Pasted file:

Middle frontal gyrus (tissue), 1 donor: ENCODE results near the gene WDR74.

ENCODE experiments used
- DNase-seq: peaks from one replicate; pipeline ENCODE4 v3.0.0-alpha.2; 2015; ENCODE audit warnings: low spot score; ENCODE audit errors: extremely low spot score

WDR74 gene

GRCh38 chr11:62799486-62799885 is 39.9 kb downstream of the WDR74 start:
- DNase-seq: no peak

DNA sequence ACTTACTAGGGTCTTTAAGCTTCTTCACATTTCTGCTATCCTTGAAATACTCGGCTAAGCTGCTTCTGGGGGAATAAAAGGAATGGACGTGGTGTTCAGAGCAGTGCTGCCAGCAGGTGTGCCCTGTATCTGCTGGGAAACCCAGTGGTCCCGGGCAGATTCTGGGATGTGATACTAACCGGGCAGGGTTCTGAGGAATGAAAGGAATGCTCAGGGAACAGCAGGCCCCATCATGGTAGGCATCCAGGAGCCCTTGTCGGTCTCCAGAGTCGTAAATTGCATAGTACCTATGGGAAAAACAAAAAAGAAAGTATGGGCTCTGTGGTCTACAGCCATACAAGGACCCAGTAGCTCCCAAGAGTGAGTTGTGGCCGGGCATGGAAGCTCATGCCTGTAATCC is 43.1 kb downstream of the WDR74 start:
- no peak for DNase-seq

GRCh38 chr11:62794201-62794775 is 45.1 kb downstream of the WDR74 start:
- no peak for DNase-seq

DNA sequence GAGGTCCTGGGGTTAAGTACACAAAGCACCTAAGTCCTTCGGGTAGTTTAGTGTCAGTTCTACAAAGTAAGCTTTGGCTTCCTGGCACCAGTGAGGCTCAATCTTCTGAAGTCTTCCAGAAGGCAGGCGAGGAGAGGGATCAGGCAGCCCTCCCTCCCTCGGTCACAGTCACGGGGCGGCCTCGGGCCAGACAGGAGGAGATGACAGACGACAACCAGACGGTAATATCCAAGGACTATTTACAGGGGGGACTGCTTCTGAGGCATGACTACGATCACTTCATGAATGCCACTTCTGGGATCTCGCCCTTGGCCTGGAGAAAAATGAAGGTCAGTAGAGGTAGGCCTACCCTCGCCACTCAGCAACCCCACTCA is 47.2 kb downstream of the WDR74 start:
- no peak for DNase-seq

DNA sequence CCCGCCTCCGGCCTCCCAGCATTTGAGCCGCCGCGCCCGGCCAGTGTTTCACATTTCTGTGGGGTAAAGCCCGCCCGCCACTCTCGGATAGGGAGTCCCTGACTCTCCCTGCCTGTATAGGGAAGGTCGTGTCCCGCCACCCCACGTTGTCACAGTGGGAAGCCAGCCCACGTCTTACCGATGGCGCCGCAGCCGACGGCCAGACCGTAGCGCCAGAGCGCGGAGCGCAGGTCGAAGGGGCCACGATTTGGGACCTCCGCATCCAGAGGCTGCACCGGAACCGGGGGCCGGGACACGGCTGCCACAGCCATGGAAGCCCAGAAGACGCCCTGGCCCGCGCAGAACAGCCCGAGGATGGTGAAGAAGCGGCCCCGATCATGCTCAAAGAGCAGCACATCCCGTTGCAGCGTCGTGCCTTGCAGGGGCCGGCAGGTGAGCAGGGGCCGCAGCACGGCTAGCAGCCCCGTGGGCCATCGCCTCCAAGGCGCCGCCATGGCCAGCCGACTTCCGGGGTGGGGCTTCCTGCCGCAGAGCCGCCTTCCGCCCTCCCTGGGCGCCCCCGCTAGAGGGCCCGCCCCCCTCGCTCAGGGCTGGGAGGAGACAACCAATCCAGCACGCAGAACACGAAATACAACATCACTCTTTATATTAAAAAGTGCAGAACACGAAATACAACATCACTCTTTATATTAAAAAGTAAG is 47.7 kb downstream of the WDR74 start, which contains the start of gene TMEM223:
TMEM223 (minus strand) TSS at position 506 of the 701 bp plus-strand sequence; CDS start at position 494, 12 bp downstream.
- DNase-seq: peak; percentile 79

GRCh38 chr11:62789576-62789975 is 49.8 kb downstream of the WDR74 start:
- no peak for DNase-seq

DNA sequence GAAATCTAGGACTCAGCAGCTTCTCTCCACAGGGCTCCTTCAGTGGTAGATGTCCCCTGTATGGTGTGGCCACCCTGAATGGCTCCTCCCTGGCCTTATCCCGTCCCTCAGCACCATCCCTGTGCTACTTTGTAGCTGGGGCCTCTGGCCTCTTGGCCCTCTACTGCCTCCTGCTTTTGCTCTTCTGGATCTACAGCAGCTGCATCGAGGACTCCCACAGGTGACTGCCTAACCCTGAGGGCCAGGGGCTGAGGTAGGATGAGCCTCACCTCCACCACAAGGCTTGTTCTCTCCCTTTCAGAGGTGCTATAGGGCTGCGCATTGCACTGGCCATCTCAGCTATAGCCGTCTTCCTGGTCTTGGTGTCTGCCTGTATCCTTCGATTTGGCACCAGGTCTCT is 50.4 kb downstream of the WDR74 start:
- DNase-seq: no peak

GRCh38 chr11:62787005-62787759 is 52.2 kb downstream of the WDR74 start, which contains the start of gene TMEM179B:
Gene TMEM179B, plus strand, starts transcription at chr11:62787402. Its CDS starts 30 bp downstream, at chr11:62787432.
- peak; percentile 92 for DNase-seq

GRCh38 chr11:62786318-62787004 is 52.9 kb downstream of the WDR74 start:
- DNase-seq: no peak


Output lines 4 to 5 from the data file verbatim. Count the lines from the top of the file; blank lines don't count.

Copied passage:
WDR74 gene

GRCh38 chr11:62799486-62799885 is 39.9 kb downstream of the WDR74 start: